One of the frustrations I expressed when writing critical pieces about Liverpool – and one that he accepted had its basis in truth – was the leadership disconnect between Boston and Merseyside. When Henry was engaged with the club, things got done. When his mind was elsewhere, a vacuum could develop. Hillsborough, though, always caught his attention and the owner is sensitive to the feelings of families and campaigners. The Spirit of Shankly supporters’ union wanted to put leaflets on seats for the home game against Fulham in 2013. They wanted flyers asking for witnesses to the disaster to come forward and speak to the IPPC investigation. The request was refused by those in charge at Anfield. After speaking with activists and being told that the main concern was litter in the surrounding streets, I sent an email telling Henry this was a very bad look. Within two hours the club announced that the leafleting would be permitted.
The billionaire was very interested in the media. Seven years ago he bought the Boston Globe newspaper. Many of our conversations were about how printed word could remain viable in the digital world. He was fascinated by newspaper offices and visited my workplace on a number of occasions.
One sunny April afternoon, after lunch in Mayfair, he proposed coming to the office. We hailed a cab on Piccadilly but the driver was reluctant to take us east. Margaret Thatcher’s funeral was taking place at St Paul’s cathedral and the cabbie said nothing was moving in that direction because of road closures. I expected Henry to give up and go back to his hotel. “How are you getting there?” he said.
“Ok,” he said. “Let’s go.”
At Green Park station, I asked the most stupid question ever directed at an American billionaire. “Do you have an Oyster card?” Of course Henry did not have London Underground’s travelcard. I bought a single for Liverpool’s owner and off we went on the Jubilee Line to Embankment and then the District Line to Tower Hill. It was a strange experience being on public transport with Henry. I was regarded by many supporters as being the scourge of FSG. I frequently wrote things Liverpool fans did not want to read. I was more than happy with my reputation. Being seen with Fenway’s head honcho was not something I relished.
No one noticed us, though. Henry seemed to enjoy the experience and asked numerous questions about my daily commute. He sensed my skittishness and mocked me gently. “Don’t want to be seen with me?”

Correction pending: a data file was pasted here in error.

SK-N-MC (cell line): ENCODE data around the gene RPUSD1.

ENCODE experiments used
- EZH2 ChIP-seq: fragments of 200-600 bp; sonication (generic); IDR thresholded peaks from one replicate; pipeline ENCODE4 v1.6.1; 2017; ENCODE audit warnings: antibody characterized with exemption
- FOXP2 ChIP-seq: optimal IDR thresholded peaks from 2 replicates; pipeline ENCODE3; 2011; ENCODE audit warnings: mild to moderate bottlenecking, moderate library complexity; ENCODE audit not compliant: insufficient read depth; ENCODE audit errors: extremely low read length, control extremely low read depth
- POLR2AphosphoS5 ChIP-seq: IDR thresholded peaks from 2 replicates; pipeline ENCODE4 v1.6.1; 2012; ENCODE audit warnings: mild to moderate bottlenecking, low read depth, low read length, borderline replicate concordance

Another time he came with Linda Pizzuti Henry to the office. She was as enthralled by journalism as her husband and asked pertinent questions of senior executives, making notes about the way things were done in the British media. In the lift as they were leaving, I was chatting with Pizzuti. “That’s a very distinct accent you have,” she said. I could feel Henry wince. We both knew the inevitable question. “Where are you from?”
“Er, Liverpool,” I said.
The club’s owner was embarrassed. “Don’t you ever listen to me?” he said. Even billionaires have these sort of problems with their spouses.
Pizzuti proved her sharpness within minutes, though. She asked about Simon Mignolet and was clearly not convinced by the goalkeeper. Was he good enough? Could he get better?
How long should he be given to prove himself?
We discussed it while they waited for a cab, with me giving examples of other goalkeepers and explaining that many of his issues could be solved on the training ground. This was January 2014, a matter of months after the Belgian joined the club. Pizzuti gave the impression that she believed the problem could not be fixed.
I watched the cab head back into central London and reflected on the conversation. “Even someone from Boston who’s new to the game can see it,” I thought. Shouldn’t a scout have spotted it before signing him?
For a while, Henry’s interest in the Globe seemed to override everything else. He would have bursts of energy for Liverpool and then drop off the radar for months. I was not the only one of his acquaintances that would not hear from him for six months or more only to be suddenly bombarded with emails to take up a conversation that looked to have been terminated half a year earlier. He talked about selling the club in the closing days of Rodgers’ time in charge. His enthusiasm seemed to have waned.
Five years ago I went freelance, at a time Henry appeared to be a little disengaged from Liverpool. Communication slowed down again and I suspected that, lacking a prestigious job title at a daily newspaper, I’d diminished in value in his eyes. He was used to robust missives when I felt the ownership was making significant errors and after a particularly critical email he responded with one word: “Wow.”
It was a red rag. My response was effectively, “that’s it: you can’t help those who don’t want to be helped.” I had a sense that I’d outlived my usefulness so told him that FSG had been in charge for seven years and needed to sort themselves out. The answer to all the problems was simple: “Just bloody win.” It was a classic Dear John letter. Our relationship was over.
And guess what? He did win. Without any help or input from me. The appointment of Jurgen Klopp was a masterstroke and Henry got better at the job of being the owner of a football club with every year that passed.
He is socially awkward and sometimes difficult to interact with but he is highly intelligent and, when he cares about something, he throws all his effort into achieving his aims. Ten years on from the takeover, FSG’s prime mover deserves all the credit he gets.
He may yet exert a wider influence on the game. Project Big Picture might seem dead but the arguments around it are just beginning. Liverpool’s owner was talking about the embryo of the idea on the day we first met eight years ago.
It would be foolish to underestimate John W Henry. I can tell you that from personal experience.